The Maihi Karauna is the Crown’s Strategy for Māori Language Revitalisation 2018 – 2023.

Te Panekiretanga o Te Reo graduation (the Institute of Excellence in Māori Language), Te Wānanga o Aotearoa, 2018. Rawhitiroa Photography.

What is the Maihi Karauna?

The Maihi Karauna sets out a vision for te reo Māori in the future.  It outlines what the Crown will do to support a strong, healthy, thriving Māori language in New Zealand; Kia māhorahora te reo – everywhere, everyway, for everyone, every day.

Read the strategy on a page.

Download the draft Maihi Karauna strategy in te reo Māori or English.

Public consultation closed

Public consultation on the draft Maihi Karauna strategy closed on 30 September 2018. More than 2000 responses were received in English and Māori.

The Crown is now analysing the feedback to refine and finalise the strategy with a view to implementation in 2019.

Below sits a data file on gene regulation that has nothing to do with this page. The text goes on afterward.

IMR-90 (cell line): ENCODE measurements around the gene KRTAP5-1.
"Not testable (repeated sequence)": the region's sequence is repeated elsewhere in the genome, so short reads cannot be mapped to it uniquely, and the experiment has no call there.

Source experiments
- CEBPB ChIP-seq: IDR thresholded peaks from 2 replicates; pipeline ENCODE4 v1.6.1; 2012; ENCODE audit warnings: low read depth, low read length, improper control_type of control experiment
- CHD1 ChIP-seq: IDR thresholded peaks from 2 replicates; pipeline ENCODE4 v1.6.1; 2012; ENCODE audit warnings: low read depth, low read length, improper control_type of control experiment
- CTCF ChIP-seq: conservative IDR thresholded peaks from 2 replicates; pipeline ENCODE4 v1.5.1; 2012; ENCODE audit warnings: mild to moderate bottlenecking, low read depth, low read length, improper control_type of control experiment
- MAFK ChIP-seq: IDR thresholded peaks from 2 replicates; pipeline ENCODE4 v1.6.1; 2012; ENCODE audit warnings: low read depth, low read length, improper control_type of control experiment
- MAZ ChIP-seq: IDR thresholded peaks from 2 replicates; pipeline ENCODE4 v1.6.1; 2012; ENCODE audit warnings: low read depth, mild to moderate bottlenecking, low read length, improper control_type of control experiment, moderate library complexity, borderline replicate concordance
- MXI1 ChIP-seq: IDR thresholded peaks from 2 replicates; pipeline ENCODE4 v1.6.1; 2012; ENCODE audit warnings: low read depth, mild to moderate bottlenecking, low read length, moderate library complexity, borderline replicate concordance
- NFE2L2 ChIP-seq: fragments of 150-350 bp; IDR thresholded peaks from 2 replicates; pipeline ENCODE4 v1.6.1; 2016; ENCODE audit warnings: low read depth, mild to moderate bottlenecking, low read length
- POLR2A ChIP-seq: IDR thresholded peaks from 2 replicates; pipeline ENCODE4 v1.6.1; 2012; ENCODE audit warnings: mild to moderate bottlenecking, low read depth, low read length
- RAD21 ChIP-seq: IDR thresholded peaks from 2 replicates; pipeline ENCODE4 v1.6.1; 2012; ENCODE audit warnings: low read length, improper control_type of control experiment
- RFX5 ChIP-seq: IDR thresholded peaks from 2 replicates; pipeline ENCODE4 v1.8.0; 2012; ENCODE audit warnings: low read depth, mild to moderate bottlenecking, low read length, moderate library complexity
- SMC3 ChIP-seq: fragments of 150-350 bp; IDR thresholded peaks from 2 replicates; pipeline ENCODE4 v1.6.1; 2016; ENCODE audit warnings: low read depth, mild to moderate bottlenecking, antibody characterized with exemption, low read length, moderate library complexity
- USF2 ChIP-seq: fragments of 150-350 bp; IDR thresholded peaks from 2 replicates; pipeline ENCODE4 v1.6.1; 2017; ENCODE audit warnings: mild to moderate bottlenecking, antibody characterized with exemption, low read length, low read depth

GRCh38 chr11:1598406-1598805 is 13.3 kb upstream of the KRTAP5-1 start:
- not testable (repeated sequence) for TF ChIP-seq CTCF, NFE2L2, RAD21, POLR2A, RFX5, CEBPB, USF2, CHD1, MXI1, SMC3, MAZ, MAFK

Download the draft Maihi Karauna strategy in te reo Māori or English.

For further information please email

What are the goals of the Maihi Karauna?

The Maihi Karauna sets three challenging goals to achieve in 2040;

  • Aotearoa New Zealand values te reo Māori as a key element of national identity.
  • one million New Zealanders can speak at least basic te reo Māori.
  • 150,000 Māori speak te reo Māori as a primary language.

Who is the Maihi Karauna for, and why?

The Maihi Karauna is for all New Zealanders. Everyone can support the revitalisation of te reo Maori, whether you speak the language or not.

The strategy addresses the revitalisation of the language by including a broad range of New Zealanders while also acknowledging the need to protect the integrity of te reo and recognise its kaitiakitanga (guardianship) by iwi and Māori.

There are also three groups in particular the strategy focuses on;

Tamariki and rangatahi

All young people in New Zealand up to 24 years old. Young people are the future of te reo Māori.





Tāngata matatau ki te reo (fluent speakers)